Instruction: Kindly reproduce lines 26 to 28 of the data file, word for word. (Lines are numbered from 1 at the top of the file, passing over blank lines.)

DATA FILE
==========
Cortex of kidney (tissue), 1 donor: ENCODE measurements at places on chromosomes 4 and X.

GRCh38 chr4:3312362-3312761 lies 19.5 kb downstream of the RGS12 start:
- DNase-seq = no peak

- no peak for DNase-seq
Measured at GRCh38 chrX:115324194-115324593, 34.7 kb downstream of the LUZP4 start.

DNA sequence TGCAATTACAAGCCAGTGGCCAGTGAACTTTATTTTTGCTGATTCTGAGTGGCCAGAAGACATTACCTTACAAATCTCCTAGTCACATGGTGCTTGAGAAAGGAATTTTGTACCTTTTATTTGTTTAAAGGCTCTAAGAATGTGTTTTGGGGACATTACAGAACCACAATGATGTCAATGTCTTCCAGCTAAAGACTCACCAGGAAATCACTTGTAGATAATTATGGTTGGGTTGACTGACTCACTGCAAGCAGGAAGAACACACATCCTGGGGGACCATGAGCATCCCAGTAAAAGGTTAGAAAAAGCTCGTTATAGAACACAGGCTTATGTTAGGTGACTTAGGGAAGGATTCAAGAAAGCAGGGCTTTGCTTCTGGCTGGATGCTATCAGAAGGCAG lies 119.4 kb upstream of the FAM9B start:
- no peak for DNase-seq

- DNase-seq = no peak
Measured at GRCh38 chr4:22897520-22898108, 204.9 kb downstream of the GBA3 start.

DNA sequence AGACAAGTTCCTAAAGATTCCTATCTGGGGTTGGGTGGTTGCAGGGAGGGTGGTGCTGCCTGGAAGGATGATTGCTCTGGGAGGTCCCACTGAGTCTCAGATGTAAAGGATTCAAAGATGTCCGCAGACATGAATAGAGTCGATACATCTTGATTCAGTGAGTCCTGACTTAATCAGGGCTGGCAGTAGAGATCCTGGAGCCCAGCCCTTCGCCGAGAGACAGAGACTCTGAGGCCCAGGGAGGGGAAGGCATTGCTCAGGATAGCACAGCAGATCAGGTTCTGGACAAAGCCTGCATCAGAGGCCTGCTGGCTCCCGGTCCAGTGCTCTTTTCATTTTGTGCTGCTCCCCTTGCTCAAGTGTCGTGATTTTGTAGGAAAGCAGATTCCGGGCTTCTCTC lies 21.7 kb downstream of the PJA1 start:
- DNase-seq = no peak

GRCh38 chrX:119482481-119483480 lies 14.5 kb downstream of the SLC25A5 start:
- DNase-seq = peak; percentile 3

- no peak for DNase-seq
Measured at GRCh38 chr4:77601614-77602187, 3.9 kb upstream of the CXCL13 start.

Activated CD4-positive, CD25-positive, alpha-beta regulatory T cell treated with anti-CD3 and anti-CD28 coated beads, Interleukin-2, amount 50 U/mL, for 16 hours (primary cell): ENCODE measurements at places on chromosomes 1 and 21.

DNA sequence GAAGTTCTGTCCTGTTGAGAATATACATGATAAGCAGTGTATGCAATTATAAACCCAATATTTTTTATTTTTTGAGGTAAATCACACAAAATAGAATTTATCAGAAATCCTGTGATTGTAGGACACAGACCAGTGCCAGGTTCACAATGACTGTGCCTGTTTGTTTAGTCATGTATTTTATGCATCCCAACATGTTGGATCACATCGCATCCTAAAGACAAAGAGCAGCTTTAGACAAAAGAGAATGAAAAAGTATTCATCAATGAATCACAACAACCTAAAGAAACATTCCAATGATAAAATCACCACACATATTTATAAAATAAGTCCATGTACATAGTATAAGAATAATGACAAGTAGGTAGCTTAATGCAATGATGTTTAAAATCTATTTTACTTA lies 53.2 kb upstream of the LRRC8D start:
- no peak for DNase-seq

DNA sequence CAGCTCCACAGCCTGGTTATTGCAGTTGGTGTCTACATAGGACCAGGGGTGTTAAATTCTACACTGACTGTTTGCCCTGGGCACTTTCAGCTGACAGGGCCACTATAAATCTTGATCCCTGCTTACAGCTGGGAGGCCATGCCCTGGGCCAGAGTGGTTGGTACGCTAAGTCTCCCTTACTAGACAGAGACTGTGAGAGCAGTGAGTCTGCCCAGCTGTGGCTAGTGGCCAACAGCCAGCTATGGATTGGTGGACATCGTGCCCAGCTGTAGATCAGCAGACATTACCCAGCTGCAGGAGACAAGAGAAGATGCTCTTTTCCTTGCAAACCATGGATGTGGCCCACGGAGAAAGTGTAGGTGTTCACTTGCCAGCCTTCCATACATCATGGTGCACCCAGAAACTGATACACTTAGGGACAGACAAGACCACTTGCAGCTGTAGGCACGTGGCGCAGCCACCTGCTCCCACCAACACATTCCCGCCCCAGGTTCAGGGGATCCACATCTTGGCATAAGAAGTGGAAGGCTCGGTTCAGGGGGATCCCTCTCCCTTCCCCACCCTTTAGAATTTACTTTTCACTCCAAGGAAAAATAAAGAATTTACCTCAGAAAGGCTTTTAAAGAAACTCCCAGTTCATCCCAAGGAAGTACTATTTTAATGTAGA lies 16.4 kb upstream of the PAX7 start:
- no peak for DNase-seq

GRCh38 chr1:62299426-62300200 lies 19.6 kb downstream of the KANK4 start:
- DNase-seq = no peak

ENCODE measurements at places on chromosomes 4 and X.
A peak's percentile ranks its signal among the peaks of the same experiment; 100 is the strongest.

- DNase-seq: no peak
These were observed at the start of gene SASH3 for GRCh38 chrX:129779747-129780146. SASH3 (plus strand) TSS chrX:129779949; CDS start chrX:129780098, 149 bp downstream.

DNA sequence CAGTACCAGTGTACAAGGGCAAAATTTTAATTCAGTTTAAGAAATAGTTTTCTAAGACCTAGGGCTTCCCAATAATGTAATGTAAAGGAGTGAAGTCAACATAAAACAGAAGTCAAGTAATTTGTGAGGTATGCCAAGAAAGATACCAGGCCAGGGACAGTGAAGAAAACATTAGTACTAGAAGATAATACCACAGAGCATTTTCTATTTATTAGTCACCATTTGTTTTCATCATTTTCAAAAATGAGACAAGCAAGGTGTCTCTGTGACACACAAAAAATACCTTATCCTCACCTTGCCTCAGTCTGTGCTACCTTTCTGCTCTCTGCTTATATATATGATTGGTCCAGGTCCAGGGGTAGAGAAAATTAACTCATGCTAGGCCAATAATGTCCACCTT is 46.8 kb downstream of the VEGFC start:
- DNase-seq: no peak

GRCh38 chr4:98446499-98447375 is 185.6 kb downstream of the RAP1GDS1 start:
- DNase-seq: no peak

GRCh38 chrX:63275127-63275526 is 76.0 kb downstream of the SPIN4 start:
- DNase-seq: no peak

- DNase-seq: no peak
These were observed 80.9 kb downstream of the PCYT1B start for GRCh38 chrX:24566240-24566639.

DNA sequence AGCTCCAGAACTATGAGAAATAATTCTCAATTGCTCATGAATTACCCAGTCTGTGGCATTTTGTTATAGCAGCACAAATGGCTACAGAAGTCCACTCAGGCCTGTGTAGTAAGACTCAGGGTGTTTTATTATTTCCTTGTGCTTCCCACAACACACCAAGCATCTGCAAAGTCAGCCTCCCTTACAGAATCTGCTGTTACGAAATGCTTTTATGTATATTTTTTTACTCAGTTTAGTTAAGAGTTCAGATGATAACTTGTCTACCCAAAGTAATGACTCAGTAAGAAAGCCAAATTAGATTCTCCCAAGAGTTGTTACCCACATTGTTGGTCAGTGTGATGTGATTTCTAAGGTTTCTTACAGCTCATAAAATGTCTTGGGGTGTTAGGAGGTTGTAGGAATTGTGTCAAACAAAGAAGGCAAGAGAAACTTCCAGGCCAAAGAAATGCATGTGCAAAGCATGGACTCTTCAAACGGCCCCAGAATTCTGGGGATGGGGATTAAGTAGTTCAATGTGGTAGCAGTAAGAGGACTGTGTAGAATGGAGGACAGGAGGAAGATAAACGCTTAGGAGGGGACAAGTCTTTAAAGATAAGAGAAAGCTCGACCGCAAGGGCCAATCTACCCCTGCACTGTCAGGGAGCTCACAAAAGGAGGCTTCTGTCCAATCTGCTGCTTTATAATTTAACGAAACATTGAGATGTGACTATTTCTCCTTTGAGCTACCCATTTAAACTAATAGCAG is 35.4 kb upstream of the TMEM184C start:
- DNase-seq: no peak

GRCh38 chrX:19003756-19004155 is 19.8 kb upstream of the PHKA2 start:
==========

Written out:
These were observed at the start of gene SASH3 for GRCh38 chrX:129779747-129780146. SASH3 (plus strand) TSS chrX:129779949; CDS start chrX:129780098, 149 bp downstream.

DNA sequence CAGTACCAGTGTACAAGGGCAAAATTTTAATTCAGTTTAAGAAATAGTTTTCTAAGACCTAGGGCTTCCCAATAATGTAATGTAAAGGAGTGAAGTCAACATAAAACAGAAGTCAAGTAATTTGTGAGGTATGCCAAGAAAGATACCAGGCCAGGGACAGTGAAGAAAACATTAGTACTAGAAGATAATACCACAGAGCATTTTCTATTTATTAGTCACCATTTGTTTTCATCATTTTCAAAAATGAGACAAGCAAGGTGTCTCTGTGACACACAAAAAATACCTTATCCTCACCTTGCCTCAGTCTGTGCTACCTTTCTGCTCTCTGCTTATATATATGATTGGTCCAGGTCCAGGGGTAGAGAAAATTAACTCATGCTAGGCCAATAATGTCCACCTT is 46.8 kb downstream of the VEGFC start:
- DNase-seq: no peak